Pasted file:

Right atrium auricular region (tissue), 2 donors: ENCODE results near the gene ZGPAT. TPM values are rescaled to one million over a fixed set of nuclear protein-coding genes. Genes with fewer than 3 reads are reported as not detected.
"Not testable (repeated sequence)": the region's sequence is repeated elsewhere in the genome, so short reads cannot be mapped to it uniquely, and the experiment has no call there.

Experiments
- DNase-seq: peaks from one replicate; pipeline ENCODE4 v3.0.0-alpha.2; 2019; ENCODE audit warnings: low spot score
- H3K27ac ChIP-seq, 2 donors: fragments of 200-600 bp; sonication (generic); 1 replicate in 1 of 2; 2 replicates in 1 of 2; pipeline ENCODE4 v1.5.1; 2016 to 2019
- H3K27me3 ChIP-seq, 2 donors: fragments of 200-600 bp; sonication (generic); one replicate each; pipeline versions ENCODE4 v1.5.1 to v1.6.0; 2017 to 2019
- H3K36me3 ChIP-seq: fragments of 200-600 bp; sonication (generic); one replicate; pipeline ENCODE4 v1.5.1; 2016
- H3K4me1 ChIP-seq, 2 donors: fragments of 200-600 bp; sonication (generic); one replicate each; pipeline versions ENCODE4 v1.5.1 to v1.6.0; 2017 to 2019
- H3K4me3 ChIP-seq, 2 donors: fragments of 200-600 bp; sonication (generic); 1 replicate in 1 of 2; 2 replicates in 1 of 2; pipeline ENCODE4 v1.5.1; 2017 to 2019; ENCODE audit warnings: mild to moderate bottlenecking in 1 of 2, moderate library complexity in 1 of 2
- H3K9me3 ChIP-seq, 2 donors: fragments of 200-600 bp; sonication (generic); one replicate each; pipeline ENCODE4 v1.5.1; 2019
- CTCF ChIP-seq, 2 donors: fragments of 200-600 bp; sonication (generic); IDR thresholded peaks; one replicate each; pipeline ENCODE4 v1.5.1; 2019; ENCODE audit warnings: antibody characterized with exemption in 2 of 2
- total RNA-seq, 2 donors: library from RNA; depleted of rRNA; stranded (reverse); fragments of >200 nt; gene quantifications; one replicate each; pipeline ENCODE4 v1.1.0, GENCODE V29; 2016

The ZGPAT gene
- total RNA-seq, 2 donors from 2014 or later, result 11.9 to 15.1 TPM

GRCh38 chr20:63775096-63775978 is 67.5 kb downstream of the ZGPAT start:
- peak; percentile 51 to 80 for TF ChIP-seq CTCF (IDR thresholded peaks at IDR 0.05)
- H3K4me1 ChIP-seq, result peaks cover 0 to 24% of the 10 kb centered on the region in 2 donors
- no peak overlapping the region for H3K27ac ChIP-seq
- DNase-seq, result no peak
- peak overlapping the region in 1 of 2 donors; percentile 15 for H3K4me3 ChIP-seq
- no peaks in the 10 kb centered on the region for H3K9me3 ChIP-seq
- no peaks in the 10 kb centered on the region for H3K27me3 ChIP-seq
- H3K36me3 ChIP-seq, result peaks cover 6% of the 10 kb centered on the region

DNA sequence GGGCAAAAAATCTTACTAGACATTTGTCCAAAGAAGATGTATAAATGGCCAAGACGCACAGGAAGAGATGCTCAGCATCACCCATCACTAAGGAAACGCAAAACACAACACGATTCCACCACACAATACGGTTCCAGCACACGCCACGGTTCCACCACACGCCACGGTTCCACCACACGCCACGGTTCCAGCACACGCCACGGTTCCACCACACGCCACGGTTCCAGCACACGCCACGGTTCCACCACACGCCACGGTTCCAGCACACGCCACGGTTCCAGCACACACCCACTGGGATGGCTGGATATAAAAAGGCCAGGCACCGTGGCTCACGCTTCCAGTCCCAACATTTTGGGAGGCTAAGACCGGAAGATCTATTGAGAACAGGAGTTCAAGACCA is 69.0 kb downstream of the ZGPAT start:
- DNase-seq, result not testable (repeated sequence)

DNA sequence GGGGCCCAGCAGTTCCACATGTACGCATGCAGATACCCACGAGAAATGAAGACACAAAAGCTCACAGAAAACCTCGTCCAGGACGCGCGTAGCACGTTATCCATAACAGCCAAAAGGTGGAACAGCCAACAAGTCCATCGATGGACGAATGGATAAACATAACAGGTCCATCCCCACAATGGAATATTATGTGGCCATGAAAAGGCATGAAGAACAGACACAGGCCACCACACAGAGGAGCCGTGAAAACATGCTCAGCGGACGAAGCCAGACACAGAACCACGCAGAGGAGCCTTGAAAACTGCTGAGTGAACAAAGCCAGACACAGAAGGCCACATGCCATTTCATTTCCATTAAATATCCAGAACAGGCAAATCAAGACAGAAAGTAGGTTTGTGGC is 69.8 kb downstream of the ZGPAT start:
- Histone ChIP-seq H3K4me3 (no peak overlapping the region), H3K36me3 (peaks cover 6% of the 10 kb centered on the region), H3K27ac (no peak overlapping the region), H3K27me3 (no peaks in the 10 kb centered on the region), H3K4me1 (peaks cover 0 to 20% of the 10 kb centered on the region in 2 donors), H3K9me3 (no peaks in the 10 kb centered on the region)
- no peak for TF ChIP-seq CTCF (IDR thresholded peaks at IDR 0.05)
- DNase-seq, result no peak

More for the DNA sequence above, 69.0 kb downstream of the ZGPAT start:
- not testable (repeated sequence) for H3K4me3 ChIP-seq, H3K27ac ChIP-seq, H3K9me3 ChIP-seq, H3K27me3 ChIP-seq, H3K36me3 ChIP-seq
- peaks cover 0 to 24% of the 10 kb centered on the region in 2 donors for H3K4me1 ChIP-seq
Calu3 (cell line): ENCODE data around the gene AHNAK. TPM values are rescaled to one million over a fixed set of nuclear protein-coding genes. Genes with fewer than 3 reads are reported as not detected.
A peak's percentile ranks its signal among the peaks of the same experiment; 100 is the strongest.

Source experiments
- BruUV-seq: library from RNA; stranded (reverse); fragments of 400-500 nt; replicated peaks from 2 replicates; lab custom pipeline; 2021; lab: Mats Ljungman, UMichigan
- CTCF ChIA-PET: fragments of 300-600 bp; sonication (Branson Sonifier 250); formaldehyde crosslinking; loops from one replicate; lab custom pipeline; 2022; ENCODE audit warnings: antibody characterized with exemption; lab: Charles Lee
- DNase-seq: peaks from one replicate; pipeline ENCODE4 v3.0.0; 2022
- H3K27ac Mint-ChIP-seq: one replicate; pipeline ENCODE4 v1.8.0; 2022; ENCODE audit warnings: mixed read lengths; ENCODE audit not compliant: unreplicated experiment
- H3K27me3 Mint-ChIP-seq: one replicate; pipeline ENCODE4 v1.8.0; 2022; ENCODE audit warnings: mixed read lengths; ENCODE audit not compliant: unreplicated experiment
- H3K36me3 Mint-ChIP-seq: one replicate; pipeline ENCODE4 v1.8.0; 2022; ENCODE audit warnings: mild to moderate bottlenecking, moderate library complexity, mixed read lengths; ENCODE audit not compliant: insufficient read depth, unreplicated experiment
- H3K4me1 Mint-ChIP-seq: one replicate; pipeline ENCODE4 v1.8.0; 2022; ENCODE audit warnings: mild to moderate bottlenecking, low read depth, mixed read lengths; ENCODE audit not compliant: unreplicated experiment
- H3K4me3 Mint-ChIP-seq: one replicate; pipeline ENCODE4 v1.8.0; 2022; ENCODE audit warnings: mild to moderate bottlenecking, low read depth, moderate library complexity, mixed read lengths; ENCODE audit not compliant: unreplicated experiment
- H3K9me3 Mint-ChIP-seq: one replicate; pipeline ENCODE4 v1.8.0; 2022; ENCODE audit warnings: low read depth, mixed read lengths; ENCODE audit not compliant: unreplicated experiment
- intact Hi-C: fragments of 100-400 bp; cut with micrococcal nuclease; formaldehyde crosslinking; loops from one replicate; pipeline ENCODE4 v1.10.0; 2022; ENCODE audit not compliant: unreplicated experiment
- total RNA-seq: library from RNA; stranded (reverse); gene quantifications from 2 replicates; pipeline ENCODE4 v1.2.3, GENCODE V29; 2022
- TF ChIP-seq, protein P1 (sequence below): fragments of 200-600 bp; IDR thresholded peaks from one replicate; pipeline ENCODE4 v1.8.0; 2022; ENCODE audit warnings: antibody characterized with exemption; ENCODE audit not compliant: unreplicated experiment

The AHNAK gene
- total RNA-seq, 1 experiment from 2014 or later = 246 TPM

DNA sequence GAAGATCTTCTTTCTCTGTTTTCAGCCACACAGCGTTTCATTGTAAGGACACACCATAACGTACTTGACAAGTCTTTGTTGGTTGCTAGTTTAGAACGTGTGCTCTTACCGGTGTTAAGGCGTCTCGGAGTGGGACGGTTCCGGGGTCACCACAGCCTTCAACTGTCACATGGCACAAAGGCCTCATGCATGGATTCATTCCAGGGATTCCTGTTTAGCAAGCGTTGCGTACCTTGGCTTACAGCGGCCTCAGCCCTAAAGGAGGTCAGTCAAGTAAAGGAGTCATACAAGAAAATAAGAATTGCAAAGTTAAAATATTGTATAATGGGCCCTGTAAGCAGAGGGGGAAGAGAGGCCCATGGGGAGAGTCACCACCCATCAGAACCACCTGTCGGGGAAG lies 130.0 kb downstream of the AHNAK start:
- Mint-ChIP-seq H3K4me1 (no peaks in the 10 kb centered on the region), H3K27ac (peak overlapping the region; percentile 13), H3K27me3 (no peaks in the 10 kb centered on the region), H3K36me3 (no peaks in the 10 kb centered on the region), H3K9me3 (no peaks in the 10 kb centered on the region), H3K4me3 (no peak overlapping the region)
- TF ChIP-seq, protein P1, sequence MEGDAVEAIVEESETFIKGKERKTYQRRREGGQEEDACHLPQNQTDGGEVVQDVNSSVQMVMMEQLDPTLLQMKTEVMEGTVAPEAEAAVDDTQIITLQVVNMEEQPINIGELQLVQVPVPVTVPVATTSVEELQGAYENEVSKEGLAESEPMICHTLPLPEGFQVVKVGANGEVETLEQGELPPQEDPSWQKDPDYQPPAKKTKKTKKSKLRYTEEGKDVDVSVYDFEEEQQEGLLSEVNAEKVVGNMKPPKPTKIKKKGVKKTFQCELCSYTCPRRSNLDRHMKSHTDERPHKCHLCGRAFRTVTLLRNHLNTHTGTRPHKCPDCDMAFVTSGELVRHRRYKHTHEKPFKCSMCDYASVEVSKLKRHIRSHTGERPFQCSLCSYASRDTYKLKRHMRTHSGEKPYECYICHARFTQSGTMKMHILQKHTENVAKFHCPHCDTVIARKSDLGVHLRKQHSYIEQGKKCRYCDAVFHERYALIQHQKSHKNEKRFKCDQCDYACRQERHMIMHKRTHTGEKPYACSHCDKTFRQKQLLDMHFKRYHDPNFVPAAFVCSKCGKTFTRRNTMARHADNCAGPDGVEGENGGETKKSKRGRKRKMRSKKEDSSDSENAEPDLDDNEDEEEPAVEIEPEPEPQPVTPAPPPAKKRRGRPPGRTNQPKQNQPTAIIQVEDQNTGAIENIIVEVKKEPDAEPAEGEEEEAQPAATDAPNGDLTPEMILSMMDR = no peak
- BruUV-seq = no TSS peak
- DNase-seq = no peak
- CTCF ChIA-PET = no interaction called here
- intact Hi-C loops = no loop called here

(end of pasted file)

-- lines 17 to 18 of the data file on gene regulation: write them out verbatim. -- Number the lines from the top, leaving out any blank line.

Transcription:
- H3K4me1 ChIP-seq, result peaks cover 0 to 24% of the 10 kb centered on the region in 2 donors
- no peak overlapping the region for H3K27ac ChIP-seq